A digital system is one that uses discrete numbers, especially binary numbers, or non-numeric symbols such as letters or icons, for input, processing, transmission, storage, or display, rather than a continuous spectrum of values (an analog system).
The distinction of "digital" versus "analog" can refer to method of input, data storage and transfer, the internal working of an instrument, and the kind of display. The word comes from the same source as the word digit and digitus: the Latin word for finger (counting on the fingers) as these are used for discrete counting.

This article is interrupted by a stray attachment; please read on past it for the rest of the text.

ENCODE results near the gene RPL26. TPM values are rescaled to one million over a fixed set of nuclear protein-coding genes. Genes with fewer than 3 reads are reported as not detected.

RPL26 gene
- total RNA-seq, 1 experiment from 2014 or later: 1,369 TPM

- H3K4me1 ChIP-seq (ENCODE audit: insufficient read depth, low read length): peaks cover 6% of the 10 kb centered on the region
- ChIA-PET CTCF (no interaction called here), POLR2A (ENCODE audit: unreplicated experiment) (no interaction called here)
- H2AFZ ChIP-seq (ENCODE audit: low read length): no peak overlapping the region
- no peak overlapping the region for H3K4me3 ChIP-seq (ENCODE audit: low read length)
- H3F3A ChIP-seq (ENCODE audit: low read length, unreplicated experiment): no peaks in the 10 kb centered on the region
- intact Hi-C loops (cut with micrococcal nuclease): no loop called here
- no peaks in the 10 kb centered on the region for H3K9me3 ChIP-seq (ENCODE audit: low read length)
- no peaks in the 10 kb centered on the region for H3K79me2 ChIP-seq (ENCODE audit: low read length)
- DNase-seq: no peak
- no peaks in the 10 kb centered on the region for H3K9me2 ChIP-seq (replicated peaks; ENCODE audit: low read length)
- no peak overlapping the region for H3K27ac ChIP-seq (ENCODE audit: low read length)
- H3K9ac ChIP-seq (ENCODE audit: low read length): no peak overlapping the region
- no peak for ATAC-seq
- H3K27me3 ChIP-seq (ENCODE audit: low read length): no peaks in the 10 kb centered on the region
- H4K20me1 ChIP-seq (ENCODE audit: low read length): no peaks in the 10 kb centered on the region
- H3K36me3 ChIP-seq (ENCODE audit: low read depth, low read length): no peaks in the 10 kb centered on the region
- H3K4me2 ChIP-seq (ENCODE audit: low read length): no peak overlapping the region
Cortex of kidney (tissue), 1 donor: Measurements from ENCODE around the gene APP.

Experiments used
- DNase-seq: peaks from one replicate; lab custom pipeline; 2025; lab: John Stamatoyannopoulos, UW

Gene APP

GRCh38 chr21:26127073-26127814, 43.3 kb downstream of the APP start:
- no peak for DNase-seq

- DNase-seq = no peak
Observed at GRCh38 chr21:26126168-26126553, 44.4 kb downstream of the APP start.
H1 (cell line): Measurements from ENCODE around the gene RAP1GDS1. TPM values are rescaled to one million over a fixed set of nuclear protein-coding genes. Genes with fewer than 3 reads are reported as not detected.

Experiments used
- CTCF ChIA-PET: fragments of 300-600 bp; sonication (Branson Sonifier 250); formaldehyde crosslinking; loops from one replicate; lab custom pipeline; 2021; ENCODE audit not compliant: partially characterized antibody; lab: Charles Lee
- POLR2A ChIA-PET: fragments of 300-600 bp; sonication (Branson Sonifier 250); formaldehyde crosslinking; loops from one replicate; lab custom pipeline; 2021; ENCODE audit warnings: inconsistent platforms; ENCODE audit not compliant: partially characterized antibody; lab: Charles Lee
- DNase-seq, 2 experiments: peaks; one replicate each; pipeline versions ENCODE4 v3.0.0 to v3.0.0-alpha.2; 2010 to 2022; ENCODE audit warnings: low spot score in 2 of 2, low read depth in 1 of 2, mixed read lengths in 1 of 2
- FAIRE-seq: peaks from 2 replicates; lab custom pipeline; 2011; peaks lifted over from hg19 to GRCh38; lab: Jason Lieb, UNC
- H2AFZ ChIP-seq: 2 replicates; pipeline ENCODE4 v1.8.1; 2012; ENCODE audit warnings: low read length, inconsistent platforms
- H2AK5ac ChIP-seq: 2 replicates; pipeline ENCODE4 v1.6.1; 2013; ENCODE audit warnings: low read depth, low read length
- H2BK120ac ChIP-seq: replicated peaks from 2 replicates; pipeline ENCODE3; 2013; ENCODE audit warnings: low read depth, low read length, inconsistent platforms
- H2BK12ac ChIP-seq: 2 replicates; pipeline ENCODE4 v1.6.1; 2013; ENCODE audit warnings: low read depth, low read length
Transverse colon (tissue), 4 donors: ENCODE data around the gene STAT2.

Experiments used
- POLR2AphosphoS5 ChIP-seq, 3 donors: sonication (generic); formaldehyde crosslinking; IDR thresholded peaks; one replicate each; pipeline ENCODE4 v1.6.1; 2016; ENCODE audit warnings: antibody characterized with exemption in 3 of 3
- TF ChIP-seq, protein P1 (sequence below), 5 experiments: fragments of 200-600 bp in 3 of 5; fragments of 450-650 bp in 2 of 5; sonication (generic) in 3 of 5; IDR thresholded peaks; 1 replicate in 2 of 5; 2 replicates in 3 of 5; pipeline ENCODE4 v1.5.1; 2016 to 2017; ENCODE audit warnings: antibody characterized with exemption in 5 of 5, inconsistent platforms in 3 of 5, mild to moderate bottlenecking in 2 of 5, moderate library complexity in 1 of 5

The word digital is most commonly used in computing and electronics, especially where real-world information is converted to binary numeric form as in digital audio and digital photography. Such data-carrying signals carry either one of two electronic or optical pulses, logic 1 (pulse present) or 0 (pulse absent). The term is often meant by the prefix "e-", as in e-mail and ebook, even though not all electronics systems are digital.